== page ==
A couple of weeks ago, I asked a variety of PR professionals and journalists to name their wishes. Their responses were not of the fanciful kind. No pining for endless cups of coffee and bigger client budgets. These were serious wishes, the kind that would create better industry standards and smoother working relationships.
While it’s not “peace on earth,” anything that helps make our respective worlds a better place is a good thing.
Now close your eyes and hope the following wishes make for a wonderful 2013.
1. Make media pitches newsworthy.
Just because you have a brand new app doesn't mean every tech outlet should drop what they're doing and dedicate wall-to-wall breathless coverage, says PR pro Matt Lacasse
. Make sure what you’re pitching is something a reporter wants to cover, otherwise hold off on sending that pitch.
2. Measure what’s important.
Fleishman-Hillard’s Justin Goldsborough
wishes that PR pros would stop leading off or anchoring results presentations with impression numbers.
Instead? Show measurable objectives: pre-campaign vs. post campaign. Did those results affect sales? Behavior? Companies want results, not how many people saw you article while sitting in the dentists’ office.
3. Stop giving interns the keys to your social accounts.
The wish from Julia Beck
, marketing strategist and founder of Forty Weeks, is directed at clients: No more inexperienced, recent grads without brand vision in charge of social media. Knowing how to work Facebook and Twitter does not
count as experience.
4. Give PR people some time to respond.
Let’s face it: every PR pro has received a call from a well-known investigative/muck-raking journalist asking the stickiest of sticky questions. And the deadline is in one hour. We all know you just
didn’t wait all day to ask that question; and you know darn well the hoops we need to jump through to get you a proper quote. Let’s respect each other’s jobs so we can both do them to the best of our ability.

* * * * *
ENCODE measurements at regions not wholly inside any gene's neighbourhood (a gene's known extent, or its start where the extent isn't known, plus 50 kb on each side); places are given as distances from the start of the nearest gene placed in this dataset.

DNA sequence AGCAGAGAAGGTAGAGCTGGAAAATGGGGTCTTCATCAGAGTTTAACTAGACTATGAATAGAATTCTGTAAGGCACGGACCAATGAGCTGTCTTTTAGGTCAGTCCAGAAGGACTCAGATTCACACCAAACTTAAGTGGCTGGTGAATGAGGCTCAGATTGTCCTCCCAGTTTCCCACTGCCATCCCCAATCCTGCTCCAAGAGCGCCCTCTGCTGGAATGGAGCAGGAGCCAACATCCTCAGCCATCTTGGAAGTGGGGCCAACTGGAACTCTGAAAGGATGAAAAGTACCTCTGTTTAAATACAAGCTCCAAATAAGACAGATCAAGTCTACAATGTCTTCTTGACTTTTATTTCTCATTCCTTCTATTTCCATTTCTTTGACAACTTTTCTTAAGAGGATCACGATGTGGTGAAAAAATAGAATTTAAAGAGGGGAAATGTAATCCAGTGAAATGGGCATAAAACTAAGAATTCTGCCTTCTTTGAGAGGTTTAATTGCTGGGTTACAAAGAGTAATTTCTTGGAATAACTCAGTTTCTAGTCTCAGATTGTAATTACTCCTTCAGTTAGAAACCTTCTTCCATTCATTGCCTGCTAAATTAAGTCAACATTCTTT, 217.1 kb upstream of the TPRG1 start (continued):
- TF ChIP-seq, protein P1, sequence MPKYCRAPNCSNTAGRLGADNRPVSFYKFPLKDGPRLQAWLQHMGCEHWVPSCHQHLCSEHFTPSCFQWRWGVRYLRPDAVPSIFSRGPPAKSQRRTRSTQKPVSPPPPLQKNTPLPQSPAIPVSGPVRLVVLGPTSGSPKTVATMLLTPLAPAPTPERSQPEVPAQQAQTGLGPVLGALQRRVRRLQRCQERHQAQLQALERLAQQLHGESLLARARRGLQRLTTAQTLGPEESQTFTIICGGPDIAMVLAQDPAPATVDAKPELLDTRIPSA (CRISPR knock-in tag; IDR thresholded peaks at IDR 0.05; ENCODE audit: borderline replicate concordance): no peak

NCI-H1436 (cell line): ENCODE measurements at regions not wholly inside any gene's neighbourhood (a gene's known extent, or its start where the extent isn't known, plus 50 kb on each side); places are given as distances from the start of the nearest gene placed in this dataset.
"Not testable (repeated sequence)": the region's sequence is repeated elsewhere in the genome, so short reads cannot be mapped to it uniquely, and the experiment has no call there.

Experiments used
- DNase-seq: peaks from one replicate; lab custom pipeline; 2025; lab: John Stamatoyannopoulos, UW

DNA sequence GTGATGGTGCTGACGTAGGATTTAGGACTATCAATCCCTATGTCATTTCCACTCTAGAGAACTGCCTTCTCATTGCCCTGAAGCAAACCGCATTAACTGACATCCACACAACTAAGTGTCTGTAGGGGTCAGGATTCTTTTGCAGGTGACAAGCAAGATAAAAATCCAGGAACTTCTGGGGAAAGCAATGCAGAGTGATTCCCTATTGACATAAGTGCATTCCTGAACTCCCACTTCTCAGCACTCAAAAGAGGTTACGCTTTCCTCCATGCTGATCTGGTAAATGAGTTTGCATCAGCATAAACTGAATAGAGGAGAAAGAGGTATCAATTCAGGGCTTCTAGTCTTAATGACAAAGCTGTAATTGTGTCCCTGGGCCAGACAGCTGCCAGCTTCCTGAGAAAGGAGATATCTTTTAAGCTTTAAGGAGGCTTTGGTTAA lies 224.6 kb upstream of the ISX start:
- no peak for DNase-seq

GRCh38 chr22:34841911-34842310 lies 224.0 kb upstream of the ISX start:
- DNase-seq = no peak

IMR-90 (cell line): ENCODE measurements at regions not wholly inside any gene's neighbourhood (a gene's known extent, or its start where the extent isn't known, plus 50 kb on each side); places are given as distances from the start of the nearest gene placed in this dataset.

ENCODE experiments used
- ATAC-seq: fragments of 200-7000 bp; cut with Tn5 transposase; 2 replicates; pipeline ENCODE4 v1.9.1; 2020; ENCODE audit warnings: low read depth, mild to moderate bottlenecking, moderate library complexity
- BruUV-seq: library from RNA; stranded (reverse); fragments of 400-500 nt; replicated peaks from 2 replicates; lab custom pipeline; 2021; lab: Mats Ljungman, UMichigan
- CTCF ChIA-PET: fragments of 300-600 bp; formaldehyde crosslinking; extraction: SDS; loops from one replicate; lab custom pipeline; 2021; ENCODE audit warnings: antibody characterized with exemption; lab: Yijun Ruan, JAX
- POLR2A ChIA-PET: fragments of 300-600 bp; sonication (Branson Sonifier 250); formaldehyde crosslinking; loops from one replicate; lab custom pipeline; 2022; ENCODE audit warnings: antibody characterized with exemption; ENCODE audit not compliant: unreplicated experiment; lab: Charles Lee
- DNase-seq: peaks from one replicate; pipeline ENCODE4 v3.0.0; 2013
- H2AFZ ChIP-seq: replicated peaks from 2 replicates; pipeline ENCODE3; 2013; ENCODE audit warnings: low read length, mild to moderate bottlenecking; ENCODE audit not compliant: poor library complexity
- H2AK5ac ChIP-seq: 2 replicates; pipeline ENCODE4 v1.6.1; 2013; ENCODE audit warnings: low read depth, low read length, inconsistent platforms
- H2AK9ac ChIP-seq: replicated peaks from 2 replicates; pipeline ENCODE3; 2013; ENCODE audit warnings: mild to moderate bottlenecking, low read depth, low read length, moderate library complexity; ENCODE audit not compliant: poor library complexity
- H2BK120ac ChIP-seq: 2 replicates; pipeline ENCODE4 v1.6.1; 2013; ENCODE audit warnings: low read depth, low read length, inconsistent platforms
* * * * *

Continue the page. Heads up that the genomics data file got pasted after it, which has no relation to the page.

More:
5. Please don’t call, not even maybe.
It’s a constant beef from reporters: “Do not
follow up with me 18 times.” In fact, talking to a reporter is not going to change their mind. If they want the material, they will contact you. So be ready to deliver. Don't say experts are available on this topic and then tell the reporter, “Actually, today is not a good day.”
6. Be available.
Here’s what another reporters wants: “That PR people would not
say to me at 11 a.m. that it looks ‘really unlikely’ they'll have anyone available. I mean, really? It's 11 a.m., there are literally five more hours in which we could do an interview.”
7. Listen and follow advice.
As a PR pro, I’m on the client’s side—I’m working with you, not against you. When I offer counsel that may contradict your original thinking, I just want what is best for your organization.
8. Be nice!
I always tell my daughter, “Good manners will get you everywhere.” Especially if you are writing a media statement. The folks at Gilda’s Club
apparently didn’t get that memo and it’s still haunting them.
9. Remember, it’s not always about sales.
Not every media interview is about product, says Barbara Laidlaw, partner at Fleishman-Hillard New York. “Sometimes we need the real experts, someone who can give a reporter deep background vs./ the superficial stuff.”
10. Think digital from the beginning.
Toronto-based digital strategist Eden Spodek’s wish is for more PR people to think about strategies holistically. Digital and social media are not something to add on at the end of a plan; they need to be baked in at the beginning.
Anything you’d like to add? Please share in the comments.
Elissa Freeman is a PR veteran with more than 20 years of experience. You can follow her on Twitter @elissaPR.